Example A: Sara, a widow, has three married daughters: Marsha, Donna and Debbie. Marsha has one child, Debbie has two children and Donna has three children. If Sara dies without a will and the three daughters and grandchildren survive, then the daughters share equally one-third each. None of the sons-in-law or grandchildren inherit any of Sara’s property.
Example B: If the surviving relatives are Sara’s two daughters, Marsha and Donna, (Debbie predeceased her mother) and the children of Debbie, then Marsha and Donna receive one-third each and the two living children of Debbie split her one-third share (one-sixth to each). The other four grandchildren (children of Marsha and Donna) do not inherit property.
Example C: If the surviving relatives are Marsha and the children of Donna and Debbie, then Marsha receives one-third and the children of Donna and Debbie inherit by representation. Donna’s three children receive one-ninth each. Debbie’s two children receive one sixth each.
Example D: If the surviving relatives are the six grandchildren, (all three daughters predeceased their mother), then all grandchildren share equally. Each receives one-sixth of Sara’s estate.
- If there is no surviving spouse or descendant, then the decedent’s parents share equally if both survive. If only one survives, then he or she receives the entire estate (Table 1, line 7).
If there are no surviving spouse, descendants or parents, then the property passes to the brothers and sisters of the decedent and to their descendants by representation (Table 1, line 8).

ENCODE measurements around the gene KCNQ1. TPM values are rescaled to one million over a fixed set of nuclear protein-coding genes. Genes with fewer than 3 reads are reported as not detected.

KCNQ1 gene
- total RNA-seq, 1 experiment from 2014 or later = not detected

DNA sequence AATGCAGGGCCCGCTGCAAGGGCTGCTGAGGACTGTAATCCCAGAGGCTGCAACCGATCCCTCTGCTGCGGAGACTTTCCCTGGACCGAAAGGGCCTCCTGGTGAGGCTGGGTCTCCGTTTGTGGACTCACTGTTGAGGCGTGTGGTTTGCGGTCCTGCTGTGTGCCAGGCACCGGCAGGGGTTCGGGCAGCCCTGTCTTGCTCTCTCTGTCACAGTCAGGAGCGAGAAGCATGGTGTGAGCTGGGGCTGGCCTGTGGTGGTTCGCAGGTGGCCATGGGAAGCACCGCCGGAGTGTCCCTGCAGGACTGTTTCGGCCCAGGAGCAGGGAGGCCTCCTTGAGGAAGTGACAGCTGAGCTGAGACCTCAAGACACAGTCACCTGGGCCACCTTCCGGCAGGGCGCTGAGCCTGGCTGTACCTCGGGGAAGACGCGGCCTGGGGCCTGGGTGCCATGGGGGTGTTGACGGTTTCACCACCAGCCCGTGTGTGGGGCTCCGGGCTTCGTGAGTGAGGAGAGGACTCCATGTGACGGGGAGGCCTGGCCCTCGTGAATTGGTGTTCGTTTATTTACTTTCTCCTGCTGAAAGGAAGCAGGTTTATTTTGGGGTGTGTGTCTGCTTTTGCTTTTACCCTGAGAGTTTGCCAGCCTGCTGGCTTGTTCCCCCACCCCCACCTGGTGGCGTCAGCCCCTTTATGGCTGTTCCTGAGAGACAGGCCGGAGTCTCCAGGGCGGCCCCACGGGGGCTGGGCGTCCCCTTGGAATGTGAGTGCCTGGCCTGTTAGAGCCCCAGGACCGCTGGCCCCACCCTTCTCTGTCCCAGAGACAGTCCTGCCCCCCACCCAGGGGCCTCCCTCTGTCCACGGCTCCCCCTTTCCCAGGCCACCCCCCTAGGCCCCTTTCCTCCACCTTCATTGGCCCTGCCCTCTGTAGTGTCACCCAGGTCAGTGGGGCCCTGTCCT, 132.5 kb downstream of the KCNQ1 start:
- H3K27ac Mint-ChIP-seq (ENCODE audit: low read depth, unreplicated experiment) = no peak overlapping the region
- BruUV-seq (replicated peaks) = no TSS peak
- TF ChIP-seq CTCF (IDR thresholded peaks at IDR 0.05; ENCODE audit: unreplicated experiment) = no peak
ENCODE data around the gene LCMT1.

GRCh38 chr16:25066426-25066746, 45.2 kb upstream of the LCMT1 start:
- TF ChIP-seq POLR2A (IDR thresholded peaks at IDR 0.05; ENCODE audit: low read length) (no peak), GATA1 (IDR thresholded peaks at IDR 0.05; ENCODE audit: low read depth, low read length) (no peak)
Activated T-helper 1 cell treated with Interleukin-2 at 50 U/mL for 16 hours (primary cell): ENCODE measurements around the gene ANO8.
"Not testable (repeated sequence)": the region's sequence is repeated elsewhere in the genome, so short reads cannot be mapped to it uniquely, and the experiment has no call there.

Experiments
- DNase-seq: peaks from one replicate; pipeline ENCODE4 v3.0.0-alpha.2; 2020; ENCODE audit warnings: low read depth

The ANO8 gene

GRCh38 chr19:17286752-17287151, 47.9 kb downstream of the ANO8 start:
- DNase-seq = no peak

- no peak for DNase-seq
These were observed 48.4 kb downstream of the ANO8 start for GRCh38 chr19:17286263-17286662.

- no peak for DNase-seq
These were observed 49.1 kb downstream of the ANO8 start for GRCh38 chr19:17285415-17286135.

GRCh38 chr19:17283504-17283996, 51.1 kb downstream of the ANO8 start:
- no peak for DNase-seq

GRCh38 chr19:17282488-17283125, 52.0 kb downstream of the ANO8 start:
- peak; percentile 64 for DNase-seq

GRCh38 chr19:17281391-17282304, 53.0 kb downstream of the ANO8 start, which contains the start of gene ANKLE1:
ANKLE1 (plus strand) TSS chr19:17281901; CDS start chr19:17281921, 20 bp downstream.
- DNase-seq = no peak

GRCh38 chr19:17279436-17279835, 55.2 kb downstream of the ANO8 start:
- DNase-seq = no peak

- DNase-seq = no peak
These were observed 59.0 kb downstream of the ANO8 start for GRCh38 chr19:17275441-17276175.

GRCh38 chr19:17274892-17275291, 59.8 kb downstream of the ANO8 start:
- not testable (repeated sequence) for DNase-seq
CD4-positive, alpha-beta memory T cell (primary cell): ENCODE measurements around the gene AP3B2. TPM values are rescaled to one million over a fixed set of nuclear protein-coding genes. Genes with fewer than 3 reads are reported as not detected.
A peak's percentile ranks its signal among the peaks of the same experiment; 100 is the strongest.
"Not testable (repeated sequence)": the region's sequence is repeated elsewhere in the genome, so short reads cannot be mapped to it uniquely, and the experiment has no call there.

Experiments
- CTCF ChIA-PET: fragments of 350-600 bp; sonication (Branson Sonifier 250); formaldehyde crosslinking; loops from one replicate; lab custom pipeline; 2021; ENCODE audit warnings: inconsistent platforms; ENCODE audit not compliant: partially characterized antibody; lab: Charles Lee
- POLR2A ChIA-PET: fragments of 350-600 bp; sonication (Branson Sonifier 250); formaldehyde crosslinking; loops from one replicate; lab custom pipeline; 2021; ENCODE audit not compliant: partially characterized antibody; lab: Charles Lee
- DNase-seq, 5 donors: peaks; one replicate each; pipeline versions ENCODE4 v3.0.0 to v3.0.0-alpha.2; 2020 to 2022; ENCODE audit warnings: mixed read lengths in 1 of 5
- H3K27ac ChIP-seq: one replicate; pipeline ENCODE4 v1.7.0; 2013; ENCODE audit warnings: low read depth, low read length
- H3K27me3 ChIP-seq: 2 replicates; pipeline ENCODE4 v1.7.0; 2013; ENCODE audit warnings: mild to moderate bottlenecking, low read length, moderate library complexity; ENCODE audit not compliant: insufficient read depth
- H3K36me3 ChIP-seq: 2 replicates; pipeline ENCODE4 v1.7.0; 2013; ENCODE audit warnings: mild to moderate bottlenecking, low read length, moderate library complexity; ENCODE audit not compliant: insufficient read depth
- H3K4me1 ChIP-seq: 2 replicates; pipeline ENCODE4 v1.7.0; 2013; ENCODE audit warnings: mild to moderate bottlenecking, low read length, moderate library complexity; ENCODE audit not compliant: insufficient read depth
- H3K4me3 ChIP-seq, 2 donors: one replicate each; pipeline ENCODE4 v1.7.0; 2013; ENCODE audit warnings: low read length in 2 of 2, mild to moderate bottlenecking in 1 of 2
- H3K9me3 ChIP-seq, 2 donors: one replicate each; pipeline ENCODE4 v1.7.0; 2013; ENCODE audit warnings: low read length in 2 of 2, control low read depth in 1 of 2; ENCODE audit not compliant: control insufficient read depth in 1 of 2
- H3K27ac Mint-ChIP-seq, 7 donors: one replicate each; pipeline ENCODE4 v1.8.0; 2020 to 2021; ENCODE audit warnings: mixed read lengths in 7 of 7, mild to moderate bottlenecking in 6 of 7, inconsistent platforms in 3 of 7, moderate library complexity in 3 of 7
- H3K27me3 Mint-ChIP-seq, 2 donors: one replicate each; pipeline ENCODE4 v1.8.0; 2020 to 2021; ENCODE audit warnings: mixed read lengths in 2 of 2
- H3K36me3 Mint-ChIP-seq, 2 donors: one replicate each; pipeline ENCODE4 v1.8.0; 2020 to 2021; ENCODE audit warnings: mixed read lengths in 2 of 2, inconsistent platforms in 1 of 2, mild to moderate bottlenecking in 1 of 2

Example: Jeff does not have a spouse, children or parents who survive him. He has two surviving sisters and one brother who predeceased him with 3 surviving sons. If Jeff dies without a will, his two sisters will receive one-third each. The other one-third passes by right of representation to the three sons of Jeff's brother. Each nephew receives one ninth of the estate.
- If there are no surviving descendants (children, grandchildren or great-grandchildren), parent or descendant of a parent (brothers and sisters of decedent), and the decedent is survived by one or more
grandparents or descendants of grandparents (aunts and uncles of the decedent), then half passes to the:
- Decedent’s paternal grandparents equally if both survive;
- Surviving paternal grandparent;
- Descendants of the decedent’s paternal grandparents or either of them if both are deceased. The descendants take by representation.
The other half passes to the decedent’s maternal relatives in the same manner as the paternal grandparents (Table 1, line 9).
- Decedent’s maternal grandparents equally if both survive;
- Surviving maternal grandparent;
- Descendants of the decedent’s maternal grandparents or either of them if both are deceased. The descendants take by representation.